Longtime Mercy Corps leader Neal Keny-Guyer resigned Thursday, after 25 years at the helm of Portland's highest profile nonprofit, issuing an anguished farewell letter to his worldwide staff and donors.
The move comes just days after the Oregonian reported that board members at the international humanitarian aid organization had known for years that co-founder Ellsworth Culver had been accused of sexually abusing his daughter Tania Humphrey, but took no action against him. In addition to an 11-page report, the newspaper produced a 40 minute documentary detailing Humphrey's searing and traumatic story.
In the wake of the scandal, Mercy Corps' senior legal counsel, Barnes Ellis, also resigned, as did longtime Board of Directors member Robert Newell. And the organization will commission an independent review of its handling of the sexual abuse report, current board co-chair Gisel Kordestani said in a statement.
"If I am going to morally own this — and I believe this in my soul — then I need to take the ultimate action," Keny-Guyer wrote in his resignation letter. "Sure, there are failures of governance, of process, and of management. But if I had paid more attention, if I had focused more, if I were a fully attentive leader, the outcome could have been different."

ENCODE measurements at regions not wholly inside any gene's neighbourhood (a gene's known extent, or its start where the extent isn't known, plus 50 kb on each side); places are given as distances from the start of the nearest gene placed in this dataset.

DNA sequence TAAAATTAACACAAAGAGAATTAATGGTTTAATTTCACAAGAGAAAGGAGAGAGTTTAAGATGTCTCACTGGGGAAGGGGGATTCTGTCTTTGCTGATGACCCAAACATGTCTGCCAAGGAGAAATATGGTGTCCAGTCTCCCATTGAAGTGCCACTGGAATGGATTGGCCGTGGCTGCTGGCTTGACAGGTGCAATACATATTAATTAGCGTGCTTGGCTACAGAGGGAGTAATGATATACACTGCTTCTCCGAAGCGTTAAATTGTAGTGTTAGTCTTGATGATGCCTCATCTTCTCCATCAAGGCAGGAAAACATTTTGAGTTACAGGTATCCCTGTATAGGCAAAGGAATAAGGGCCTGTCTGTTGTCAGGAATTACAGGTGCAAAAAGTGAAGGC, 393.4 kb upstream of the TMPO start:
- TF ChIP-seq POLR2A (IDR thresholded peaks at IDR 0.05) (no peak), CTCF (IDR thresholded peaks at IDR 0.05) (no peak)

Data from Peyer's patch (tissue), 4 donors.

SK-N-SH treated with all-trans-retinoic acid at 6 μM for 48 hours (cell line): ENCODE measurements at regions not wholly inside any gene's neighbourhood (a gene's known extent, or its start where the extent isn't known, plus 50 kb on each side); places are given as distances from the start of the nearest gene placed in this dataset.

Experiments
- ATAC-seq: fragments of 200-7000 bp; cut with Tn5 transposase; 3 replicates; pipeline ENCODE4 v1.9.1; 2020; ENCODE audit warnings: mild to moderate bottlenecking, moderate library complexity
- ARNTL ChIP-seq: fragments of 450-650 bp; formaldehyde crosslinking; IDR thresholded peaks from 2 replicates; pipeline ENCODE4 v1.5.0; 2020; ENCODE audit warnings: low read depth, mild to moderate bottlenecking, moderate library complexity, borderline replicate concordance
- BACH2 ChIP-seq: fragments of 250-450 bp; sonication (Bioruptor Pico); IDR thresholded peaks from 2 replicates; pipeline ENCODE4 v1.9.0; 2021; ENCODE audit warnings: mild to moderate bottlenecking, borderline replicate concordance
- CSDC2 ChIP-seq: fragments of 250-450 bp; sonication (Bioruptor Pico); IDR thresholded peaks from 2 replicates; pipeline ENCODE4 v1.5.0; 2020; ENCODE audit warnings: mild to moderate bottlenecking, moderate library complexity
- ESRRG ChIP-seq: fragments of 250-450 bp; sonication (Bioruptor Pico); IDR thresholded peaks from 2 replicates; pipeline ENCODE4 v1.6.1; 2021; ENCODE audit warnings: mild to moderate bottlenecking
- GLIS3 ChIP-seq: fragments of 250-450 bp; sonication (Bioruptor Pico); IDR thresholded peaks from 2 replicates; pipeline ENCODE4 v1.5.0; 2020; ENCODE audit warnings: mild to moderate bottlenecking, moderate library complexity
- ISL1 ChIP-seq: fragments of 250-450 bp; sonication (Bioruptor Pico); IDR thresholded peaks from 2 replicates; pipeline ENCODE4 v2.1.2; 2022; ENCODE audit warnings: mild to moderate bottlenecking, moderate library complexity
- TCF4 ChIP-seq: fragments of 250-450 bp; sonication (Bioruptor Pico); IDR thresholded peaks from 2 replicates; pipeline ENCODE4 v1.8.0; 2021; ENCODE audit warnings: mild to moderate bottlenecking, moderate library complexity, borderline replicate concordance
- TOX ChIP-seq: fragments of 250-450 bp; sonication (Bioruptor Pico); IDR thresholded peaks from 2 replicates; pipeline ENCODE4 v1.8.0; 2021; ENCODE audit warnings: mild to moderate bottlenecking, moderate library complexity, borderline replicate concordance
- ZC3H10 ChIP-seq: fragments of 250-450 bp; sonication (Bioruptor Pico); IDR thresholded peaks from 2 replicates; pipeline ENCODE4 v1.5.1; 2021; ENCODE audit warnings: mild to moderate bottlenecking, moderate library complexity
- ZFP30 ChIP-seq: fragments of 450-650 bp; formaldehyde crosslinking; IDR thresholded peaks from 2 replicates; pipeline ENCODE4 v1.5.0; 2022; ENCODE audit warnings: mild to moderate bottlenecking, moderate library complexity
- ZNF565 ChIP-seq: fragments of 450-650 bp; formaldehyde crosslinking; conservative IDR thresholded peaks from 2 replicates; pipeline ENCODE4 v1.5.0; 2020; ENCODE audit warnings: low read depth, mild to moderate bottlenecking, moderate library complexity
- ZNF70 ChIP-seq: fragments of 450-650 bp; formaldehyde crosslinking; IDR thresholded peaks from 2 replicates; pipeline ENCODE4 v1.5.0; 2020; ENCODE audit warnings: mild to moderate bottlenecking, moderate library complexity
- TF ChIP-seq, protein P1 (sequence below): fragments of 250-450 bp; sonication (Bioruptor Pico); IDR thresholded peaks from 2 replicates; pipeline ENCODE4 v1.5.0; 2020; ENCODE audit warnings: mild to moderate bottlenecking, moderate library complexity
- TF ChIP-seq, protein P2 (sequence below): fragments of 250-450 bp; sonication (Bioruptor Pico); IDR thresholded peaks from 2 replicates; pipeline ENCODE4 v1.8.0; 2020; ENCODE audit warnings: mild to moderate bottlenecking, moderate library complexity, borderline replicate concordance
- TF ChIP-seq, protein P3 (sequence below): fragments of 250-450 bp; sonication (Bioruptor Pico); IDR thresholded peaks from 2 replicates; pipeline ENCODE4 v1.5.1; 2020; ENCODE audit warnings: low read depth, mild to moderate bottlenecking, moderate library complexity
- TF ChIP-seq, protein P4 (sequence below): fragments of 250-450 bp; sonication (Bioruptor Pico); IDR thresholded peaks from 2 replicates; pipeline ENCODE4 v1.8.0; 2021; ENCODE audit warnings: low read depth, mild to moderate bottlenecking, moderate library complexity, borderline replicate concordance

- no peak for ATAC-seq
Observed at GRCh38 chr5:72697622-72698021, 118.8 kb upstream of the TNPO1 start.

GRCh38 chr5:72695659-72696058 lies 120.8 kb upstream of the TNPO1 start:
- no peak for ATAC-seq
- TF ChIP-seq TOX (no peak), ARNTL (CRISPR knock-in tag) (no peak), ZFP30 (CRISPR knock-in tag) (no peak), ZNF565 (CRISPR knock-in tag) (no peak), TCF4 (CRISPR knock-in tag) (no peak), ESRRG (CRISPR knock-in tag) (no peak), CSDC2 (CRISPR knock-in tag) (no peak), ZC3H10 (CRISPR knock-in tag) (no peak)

Employees at Mercy Corps say its Portland headquarters has been thrown into turmoil by the revelations, and that many there pushed for Keny-Guyer to resign.
Keny-Guyer, 65, has been at Mercy Corps for 25 years. During that period, the agency grew to employ 5,500 people worldwide, who work in more than 40 countries across the globe, on disaster relief, poverty mitigation and economic development, among other areas.
In addition to its work around the world, Mercy Corps’ footprint in Portland has grown exponentially during Keny-Guyer’s tenure. The nonprofit opened a $20 million eco-forward headquarters in Portland’s Old Town neighborhood with space for everything from summer camps to rotating exhibits. Through its local micro-loans program, it has supported local businesses around the Pacific Northwest and has worked with inmates at local prisons.
If confirmed, Keny-Guyer’s resignation would mark the second major department from the nonprofit this year, and a sea change in leadership in the Portland area’s most prominent international nonprofit. Co-founder Dan O’Neill formally retired in June.
Keny-Guyer has said he did not know about the details of the sexual abuse allegations against Mercy Corps’ late co-founder Ellsworth Culver when he joined Mercy Corps as CEO in 1994, but has acknowledged that he did know that Humphrey re-approached the board in 2018.
In his farewell statement, he said he intended to, "take part of November and December to reflect on and write about what we have just been through. I want to help shine a light on — beyond Mercy Corps — how society so fails survivors and victims of abuse."
Keny-Guyer is married to Oregon State Representative Alissa Keny-Guyer, a Portland Democrat.